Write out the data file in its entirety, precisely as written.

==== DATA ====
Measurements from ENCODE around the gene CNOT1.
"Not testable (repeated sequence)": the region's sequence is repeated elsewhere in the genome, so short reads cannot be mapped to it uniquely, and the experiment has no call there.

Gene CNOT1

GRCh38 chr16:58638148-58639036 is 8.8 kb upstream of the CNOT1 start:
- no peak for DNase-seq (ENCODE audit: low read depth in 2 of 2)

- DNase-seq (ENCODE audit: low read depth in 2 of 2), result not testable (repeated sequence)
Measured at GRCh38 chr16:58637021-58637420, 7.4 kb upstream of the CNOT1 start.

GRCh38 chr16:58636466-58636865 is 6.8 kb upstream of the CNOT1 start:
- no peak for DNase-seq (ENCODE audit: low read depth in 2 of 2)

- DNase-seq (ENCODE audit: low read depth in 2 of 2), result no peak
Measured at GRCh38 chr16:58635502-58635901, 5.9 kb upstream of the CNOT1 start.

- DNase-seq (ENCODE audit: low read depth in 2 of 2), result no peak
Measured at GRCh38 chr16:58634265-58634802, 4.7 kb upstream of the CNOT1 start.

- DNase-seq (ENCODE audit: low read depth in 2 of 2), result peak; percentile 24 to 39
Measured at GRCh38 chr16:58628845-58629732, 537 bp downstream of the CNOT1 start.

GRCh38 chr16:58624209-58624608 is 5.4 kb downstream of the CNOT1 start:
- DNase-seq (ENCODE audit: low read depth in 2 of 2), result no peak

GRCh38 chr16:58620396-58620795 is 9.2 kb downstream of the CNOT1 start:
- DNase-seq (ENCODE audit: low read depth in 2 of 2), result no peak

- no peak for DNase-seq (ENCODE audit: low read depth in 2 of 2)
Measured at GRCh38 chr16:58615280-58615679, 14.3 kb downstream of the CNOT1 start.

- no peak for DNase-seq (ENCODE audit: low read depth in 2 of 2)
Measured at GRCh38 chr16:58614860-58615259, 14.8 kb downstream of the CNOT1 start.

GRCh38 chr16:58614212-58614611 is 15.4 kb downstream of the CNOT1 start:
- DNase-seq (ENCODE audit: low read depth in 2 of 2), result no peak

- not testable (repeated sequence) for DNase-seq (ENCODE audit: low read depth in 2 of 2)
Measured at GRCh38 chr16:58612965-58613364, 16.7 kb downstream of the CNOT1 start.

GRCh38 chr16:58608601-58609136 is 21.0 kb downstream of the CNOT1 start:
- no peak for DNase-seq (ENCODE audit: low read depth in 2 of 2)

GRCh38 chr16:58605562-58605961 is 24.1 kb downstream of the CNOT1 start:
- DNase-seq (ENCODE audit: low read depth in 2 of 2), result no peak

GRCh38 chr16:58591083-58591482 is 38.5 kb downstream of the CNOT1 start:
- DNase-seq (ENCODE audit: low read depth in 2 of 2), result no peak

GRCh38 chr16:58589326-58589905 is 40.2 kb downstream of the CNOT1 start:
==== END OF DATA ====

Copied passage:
Measurements from ENCODE around the gene CNOT1.
"Not testable (repeated sequence)": the region's sequence is repeated elsewhere in the genome, so short reads cannot be mapped to it uniquely, and the experiment has no call there.

Gene CNOT1

GRCh38 chr16:58638148-58639036 is 8.8 kb upstream of the CNOT1 start:
- no peak for DNase-seq (ENCODE audit: low read depth in 2 of 2)

- DNase-seq (ENCODE audit: low read depth in 2 of 2), result not testable (repeated sequence)
Measured at GRCh38 chr16:58637021-58637420, 7.4 kb upstream of the CNOT1 start.

GRCh38 chr16:58636466-58636865 is 6.8 kb upstream of the CNOT1 start:
- no peak for DNase-seq (ENCODE audit: low read depth in 2 of 2)

- DNase-seq (ENCODE audit: low read depth in 2 of 2), result no peak
Measured at GRCh38 chr16:58635502-58635901, 5.9 kb upstream of the CNOT1 start.

- DNase-seq (ENCODE audit: low read depth in 2 of 2), result no peak
Measured at GRCh38 chr16:58634265-58634802, 4.7 kb upstream of the CNOT1 start.

- DNase-seq (ENCODE audit: low read depth in 2 of 2), result peak; percentile 24 to 39
Measured at GRCh38 chr16:58628845-58629732, 537 bp downstream of the CNOT1 start.

GRCh38 chr16:58624209-58624608 is 5.4 kb downstream of the CNOT1 start:
- DNase-seq (ENCODE audit: low read depth in 2 of 2), result no peak

GRCh38 chr16:58620396-58620795 is 9.2 kb downstream of the CNOT1 start:
- DNase-seq (ENCODE audit: low read depth in 2 of 2), result no peak

- no peak for DNase-seq (ENCODE audit: low read depth in 2 of 2)
Measured at GRCh38 chr16:58615280-58615679, 14.3 kb downstream of the CNOT1 start.

- no peak for DNase-seq (ENCODE audit: low read depth in 2 of 2)
Measured at GRCh38 chr16:58614860-58615259, 14.8 kb downstream of the CNOT1 start.

GRCh38 chr16:58614212-58614611 is 15.4 kb downstream of the CNOT1 start:
- DNase-seq (ENCODE audit: low read depth in 2 of 2), result no peak

- not testable (repeated sequence) for DNase-seq (ENCODE audit: low read depth in 2 of 2)
Measured at GRCh38 chr16:58612965-58613364, 16.7 kb downstream of the CNOT1 start.

GRCh38 chr16:58608601-58609136 is 21.0 kb downstream of the CNOT1 start:
- no peak for DNase-seq (ENCODE audit: low read depth in 2 of 2)

GRCh38 chr16:58605562-58605961 is 24.1 kb downstream of the CNOT1 start:
- DNase-seq (ENCODE audit: low read depth in 2 of 2), result no peak

GRCh38 chr16:58591083-58591482 is 38.5 kb downstream of the CNOT1 start:
- DNase-seq (ENCODE audit: low read depth in 2 of 2), result no peak

GRCh38 chr16:58589326-58589905 is 40.2 kb downstream of the CNOT1 start: